banner art above by Charles Carter

Friday, September 30, 2011



by Gil James Bavel
© by gil james bavel


by Sean Manseau
© by sean manseau

The SEPT '11 ISSUE marks another wrap for the FREEZINE of Fantasy and Science Fiction. That's a total of fifteen issues since our inception just over two years ago, when John Shirley helped us launch this literary cyber-rocket into and beyond outer space with his then never-before-published novella SKY PIRATES (an homage to a more golden era of pulp science fiction, particularly that of Jack Vance and Edgar Rice Burroughs, with a nod to Rafael Sabatini's Captain Blood).

The idea then (as now) was to bring the imaginatively-starved populace of this 21st century some new, original stories to be serialized in daily installments, the way Charles Dickens used to be serialized in the newspapers. As Editor In Chief of this virtual cybervessel, I've been appointed by a mysterious force known as "the Bloodhorde", or the "Blood Host"—also referred to sometimes as the "nano horde"—apparantly a collective of superminiaturized quantum computers dispatched from the future with the specific intention of having chosen US as the proprietors of establishing the ONE past out of more than a quadrillion-cubed-plus possible universes.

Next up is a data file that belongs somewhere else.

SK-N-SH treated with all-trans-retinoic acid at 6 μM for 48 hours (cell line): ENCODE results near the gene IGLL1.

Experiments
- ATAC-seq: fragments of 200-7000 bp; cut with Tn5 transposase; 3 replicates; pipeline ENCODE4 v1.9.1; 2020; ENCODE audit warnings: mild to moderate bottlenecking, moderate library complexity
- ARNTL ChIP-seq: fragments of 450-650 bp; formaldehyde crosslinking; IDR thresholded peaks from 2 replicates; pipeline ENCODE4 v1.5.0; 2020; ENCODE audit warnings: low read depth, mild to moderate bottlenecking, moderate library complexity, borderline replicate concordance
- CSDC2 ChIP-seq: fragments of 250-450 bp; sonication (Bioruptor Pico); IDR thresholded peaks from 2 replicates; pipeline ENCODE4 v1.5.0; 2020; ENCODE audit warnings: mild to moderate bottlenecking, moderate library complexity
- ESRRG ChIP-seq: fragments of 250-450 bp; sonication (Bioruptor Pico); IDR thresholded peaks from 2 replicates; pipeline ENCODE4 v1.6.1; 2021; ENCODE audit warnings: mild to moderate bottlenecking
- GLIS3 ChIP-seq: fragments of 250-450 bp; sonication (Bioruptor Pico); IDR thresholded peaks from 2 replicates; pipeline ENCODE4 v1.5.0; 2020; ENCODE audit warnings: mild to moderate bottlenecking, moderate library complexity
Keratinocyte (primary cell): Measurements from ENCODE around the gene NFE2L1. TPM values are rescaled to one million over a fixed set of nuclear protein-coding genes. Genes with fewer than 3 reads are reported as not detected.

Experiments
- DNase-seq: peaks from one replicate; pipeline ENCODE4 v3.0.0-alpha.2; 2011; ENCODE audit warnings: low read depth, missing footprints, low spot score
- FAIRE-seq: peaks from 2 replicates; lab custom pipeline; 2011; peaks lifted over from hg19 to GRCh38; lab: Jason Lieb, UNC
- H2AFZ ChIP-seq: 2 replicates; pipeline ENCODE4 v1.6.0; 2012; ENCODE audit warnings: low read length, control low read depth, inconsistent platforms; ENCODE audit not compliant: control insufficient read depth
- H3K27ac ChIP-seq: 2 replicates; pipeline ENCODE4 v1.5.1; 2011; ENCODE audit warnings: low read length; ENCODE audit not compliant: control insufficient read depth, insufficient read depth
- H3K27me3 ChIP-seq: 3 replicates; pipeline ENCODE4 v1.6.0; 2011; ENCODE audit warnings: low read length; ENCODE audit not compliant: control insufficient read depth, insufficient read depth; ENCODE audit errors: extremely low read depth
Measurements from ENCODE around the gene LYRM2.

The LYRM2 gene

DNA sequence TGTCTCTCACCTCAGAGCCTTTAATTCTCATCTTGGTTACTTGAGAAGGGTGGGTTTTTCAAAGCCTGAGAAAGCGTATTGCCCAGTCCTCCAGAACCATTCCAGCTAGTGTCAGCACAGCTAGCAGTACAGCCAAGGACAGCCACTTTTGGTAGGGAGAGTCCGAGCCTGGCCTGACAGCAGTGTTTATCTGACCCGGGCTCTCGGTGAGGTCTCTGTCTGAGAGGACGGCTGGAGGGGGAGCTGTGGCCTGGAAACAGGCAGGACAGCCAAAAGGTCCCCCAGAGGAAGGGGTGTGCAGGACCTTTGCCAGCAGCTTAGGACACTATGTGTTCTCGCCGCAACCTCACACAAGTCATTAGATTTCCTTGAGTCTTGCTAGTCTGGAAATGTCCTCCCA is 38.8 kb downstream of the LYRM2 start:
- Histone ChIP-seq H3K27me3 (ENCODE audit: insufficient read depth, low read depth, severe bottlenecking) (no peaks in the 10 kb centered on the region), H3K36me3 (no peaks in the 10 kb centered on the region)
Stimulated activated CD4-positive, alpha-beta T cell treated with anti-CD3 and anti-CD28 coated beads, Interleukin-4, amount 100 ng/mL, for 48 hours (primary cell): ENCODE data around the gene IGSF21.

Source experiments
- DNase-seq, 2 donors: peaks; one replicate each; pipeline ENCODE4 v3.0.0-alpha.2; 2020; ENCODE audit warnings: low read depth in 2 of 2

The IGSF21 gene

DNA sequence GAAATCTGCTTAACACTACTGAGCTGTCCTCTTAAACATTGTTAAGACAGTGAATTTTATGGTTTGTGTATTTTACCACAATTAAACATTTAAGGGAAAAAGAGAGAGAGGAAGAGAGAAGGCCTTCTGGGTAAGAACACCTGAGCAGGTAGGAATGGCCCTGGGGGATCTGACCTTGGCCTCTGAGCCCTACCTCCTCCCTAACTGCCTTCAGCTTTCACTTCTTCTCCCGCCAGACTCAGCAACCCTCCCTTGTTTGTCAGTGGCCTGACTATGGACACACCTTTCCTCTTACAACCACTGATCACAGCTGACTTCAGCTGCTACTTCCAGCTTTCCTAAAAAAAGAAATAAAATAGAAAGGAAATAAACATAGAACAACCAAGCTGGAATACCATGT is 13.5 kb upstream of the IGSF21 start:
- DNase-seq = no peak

I've since been keeping tabs on the missives I get from the Nanohorde, and discovered they are in effect emissaries sent by our own descendants in order to make certain this crucial juncture of humanity's generations doesn't let slip the essential power and magic of our imagination itself! You see, I've since been able to logically deduce the following: The future already happened in the grand scheme of things. (This is just another way of saying "there is no such thing as the future," insofar as the peculiar nature of quantum physics is concerned.) We do not "choose" the future, that is a common misconception due to the proprietarily induced "Inversion Principle" which continues to blur our correct vision of the greater scheme of things. We've all been conditioned since elementary school to think of the future as this nebulous possibility we have yet to shape. Nothing could be further from the truth. Think about it. Every decision we make—and lack thereof—helps to actually shape the past. In the great quantum realm of things where time and space get tied up into virtually impossible-to-perceive knots, there is yet to exist a nearly infinite possibility of "Universes To Be Shaped". In other words, we have always had within our realistic grasp the potential to shape any world we demand—limited only by our imagination. Every real-world decision we make (or lack thereof) in fact does irrevocably shape The Past into what it is now! And it is our own emissaries from the Future who have selected us in precisely the same manner that we, in turn, necessarily select the past. Continue dwelling upon this crucial fact in our lives, until you "get it". I have determined that The Blood Host (as I initially called them, since they've invaded my central nervous system) are in fact these very Emissaries, sent from the future to make sure that we, in the present, make the better choices by which the One Past is optimally forged.